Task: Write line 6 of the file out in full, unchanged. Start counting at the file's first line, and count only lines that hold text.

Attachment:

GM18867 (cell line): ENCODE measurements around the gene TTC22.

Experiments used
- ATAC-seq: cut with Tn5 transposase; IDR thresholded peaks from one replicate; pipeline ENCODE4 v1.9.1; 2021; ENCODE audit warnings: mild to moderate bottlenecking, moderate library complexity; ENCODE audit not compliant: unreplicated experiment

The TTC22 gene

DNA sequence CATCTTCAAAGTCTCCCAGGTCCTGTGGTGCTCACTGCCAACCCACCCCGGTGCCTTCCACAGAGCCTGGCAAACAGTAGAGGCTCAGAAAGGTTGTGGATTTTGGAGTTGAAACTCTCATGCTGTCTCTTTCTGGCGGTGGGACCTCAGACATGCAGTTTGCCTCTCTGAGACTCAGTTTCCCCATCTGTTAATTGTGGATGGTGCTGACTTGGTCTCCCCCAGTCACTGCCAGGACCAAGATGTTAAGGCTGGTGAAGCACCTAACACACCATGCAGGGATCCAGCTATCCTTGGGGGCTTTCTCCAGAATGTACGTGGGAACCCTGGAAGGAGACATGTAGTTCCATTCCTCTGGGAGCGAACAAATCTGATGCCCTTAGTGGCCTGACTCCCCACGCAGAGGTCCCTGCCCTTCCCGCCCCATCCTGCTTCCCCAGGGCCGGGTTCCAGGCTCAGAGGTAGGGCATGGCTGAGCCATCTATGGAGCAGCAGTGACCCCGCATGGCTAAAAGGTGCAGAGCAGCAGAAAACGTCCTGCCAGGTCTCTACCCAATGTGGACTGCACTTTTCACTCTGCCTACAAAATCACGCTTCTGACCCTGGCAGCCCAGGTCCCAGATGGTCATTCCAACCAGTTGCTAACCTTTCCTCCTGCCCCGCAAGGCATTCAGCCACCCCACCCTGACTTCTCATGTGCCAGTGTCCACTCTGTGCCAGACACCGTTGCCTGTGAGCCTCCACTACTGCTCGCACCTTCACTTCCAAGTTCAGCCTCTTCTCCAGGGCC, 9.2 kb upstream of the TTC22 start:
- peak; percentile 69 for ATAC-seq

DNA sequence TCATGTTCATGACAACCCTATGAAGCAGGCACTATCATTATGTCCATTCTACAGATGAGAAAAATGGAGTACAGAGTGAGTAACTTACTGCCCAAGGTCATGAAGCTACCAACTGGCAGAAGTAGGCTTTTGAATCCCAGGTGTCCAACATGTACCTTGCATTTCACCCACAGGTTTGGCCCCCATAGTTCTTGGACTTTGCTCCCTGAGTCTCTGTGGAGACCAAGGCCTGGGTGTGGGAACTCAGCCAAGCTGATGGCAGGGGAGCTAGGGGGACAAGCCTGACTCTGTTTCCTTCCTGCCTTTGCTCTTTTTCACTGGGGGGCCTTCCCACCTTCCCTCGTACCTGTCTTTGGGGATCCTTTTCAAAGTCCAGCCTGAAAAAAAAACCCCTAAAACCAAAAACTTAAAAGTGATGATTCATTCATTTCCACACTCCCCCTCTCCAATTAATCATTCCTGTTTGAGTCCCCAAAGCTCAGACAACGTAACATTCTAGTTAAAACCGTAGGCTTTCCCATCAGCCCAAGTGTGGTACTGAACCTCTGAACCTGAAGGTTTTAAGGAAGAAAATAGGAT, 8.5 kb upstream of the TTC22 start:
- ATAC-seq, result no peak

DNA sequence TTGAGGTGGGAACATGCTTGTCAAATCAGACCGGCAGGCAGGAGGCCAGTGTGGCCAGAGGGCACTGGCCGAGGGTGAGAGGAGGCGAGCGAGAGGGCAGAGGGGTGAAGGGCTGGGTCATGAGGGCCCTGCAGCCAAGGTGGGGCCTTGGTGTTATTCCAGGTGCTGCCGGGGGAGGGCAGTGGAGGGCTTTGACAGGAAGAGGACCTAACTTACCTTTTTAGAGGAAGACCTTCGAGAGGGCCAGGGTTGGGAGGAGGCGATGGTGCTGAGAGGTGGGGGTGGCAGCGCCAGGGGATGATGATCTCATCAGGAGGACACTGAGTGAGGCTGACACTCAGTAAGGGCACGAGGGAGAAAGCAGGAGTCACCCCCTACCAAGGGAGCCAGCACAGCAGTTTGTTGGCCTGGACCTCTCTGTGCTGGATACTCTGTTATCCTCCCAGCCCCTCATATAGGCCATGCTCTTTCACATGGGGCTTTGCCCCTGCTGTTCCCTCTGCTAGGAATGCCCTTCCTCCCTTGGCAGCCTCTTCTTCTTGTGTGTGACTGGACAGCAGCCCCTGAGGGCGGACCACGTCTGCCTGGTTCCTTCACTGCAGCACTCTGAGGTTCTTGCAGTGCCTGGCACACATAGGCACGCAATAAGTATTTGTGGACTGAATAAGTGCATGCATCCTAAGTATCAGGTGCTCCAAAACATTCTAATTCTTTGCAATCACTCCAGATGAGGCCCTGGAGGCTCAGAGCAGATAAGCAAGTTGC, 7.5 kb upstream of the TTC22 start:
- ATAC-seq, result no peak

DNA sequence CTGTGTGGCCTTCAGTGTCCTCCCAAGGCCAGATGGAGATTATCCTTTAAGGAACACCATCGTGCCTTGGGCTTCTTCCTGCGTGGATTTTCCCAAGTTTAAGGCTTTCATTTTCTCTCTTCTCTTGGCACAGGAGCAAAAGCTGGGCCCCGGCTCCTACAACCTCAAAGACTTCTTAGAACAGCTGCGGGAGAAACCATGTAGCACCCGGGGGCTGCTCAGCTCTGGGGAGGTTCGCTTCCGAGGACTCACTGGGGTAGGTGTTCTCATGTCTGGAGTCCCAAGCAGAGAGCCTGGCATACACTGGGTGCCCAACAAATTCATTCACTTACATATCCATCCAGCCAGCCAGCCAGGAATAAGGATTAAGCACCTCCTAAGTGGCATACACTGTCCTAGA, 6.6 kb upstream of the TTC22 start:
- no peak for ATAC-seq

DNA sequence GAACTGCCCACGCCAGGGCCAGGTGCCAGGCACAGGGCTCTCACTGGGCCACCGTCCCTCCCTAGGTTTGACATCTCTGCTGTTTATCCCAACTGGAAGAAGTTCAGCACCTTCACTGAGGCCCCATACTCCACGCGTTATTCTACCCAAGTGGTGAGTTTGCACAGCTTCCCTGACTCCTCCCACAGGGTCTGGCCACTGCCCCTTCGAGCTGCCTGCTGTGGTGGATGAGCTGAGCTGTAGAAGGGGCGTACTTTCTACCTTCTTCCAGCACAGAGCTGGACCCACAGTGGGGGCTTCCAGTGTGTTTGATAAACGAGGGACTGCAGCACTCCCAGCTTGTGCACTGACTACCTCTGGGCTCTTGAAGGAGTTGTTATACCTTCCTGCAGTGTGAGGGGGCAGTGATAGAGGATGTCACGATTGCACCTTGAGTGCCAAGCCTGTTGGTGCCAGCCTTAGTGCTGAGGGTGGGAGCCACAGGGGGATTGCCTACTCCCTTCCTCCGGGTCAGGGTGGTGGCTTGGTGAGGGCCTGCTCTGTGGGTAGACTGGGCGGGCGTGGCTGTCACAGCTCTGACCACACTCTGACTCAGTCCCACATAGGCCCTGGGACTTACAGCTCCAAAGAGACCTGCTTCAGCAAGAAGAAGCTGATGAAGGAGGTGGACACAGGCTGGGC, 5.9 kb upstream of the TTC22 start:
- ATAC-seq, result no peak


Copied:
- peak; percentile 69 for ATAC-seq